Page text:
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Dead By Daylight's Hellraiser models are now an NFT

You're all just giving Terrance Zdunich ideas

Do you enjoy the feeling of having pins hammered into your head? Then allow me to introduce you to: our modern reality.

Today's pin to the brow is that you can now buy NFTs based on Dead By Daylight's in-game models of Hellraiser's Pinhead. I can tell the difference between pleasure and pain, and this is pain.

The Dead By Daylight Twitter account announced the news yesterday:

You know something has gone over well with a community when an announcement tweets gets 486 retweets but 7207 quote tweets. To quote one example tweet, former Dead By Daylight gameplay programmer wrote that he is "strongly opposed to the spread of NFTs and extremely disappointed to see the game that I love associated with them."

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The NFTs have a somewhat convoluted route towards existence. According to their own FAQ, a company called Boss Protocol worked with another called Boss Team Games, "who controls certain interactive rights to Hellraiser from Park Avenue Entertainment", in order to turn the 3D models made by DbD developers Behaviour Interactive into NFTs. The Hellraiser NFT is apparently the first of many licensed NFTs Boss Protocol hope to produce.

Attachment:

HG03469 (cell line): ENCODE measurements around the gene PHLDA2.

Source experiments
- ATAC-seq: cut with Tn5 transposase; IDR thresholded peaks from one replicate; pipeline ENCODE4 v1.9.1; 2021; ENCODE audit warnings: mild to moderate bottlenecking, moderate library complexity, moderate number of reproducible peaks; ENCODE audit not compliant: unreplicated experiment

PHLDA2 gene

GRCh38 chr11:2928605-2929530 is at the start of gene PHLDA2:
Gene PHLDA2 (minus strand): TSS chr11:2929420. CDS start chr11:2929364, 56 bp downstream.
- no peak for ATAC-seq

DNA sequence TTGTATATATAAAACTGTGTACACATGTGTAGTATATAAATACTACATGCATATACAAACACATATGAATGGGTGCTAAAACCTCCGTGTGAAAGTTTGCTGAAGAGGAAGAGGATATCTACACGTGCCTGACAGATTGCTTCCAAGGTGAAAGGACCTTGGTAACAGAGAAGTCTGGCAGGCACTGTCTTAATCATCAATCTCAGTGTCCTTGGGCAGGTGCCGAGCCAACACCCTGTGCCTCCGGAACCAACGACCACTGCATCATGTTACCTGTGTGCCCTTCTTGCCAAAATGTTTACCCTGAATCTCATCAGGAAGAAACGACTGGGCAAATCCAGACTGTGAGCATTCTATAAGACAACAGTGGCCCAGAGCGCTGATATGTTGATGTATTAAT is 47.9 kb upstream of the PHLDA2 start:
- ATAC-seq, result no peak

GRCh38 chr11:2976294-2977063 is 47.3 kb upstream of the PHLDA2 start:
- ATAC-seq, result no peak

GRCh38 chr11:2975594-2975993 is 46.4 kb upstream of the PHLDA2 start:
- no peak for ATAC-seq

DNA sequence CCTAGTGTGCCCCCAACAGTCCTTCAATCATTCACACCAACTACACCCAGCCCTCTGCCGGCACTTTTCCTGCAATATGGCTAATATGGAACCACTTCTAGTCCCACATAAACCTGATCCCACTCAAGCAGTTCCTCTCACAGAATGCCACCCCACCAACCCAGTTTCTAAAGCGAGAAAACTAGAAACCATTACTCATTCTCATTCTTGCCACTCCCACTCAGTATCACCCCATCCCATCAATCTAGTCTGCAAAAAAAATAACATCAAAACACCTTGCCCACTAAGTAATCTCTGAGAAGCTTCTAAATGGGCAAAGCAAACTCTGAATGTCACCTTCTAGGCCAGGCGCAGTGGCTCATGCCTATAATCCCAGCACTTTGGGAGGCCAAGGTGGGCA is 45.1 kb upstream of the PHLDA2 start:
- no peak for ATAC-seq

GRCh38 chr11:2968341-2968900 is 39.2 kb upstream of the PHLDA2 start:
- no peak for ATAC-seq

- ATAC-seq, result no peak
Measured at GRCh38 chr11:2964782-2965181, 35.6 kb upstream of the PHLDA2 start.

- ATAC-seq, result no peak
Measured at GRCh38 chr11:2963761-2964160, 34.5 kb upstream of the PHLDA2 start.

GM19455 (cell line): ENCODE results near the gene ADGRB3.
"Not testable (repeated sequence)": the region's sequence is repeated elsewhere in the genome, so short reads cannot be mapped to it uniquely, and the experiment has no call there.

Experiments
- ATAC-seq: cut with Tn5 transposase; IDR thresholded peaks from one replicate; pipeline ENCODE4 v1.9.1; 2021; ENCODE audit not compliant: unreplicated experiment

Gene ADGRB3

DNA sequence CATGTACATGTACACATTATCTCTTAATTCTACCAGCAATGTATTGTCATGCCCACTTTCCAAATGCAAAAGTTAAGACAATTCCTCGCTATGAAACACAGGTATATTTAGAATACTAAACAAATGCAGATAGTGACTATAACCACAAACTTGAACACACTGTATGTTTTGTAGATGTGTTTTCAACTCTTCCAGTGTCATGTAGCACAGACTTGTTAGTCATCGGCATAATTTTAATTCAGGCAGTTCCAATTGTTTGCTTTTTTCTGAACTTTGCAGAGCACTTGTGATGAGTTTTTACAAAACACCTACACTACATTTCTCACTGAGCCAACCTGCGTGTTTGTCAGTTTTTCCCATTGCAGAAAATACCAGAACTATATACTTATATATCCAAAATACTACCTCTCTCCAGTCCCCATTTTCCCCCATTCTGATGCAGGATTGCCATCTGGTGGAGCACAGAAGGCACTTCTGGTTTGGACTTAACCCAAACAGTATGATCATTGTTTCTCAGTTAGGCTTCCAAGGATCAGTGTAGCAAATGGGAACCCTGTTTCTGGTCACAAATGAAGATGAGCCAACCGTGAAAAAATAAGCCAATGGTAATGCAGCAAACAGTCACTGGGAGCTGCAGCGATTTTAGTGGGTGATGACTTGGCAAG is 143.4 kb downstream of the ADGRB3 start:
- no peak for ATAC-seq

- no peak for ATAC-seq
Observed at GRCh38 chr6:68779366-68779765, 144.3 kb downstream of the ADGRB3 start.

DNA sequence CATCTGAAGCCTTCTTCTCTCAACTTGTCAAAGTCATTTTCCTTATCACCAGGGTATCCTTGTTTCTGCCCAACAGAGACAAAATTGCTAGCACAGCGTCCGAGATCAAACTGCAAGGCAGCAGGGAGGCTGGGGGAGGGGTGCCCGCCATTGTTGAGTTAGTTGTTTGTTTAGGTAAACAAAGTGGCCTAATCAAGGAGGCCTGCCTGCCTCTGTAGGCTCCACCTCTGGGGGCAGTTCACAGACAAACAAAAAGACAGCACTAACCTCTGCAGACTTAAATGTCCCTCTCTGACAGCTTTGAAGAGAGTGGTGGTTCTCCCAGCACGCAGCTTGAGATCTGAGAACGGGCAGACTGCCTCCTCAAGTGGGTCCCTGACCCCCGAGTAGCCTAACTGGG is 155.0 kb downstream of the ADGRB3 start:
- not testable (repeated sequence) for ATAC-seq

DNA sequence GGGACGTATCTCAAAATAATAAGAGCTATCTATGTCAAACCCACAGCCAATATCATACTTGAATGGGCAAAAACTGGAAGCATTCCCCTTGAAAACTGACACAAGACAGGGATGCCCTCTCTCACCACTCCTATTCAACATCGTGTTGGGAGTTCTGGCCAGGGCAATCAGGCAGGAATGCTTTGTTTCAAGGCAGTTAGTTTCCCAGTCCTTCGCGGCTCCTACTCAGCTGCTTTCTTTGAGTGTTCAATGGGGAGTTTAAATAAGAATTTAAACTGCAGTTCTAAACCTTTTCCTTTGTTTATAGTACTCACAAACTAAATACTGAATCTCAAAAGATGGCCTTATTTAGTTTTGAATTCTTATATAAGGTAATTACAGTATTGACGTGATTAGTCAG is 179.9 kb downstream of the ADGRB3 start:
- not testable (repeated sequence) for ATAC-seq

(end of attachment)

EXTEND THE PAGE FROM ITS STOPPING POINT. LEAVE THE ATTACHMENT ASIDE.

This convoluted path does mean that it's difficult to decide how to portion out blame. On October 14th, Dead By Daylight's devs did tweet to say that when they work with licensing partners, they provide them with in-game models as well as Chapter keys. "They are free to use these however they see fit as the rightful owners of these characters." That might mean Behaviour had very little real involvement or choice in the production of this NFT, and it's quite a different tone than the tweet four days later, which refers to Boss Protocol as "great partners".

Much has already been written about how NFTs are dumb, bad for the environment, and often linked to scams. Not enough has been written about how tacky they are. I already associate Hellraiser with absurdly priced figurines found either in mail-order adverts from old issues of SFX magazine, or inside fluorescent-lit display cases in unclean Forbidden Planets. NFTs are the digital equivalent. Not an ideal set of connotations on the verge of a reboot movie.

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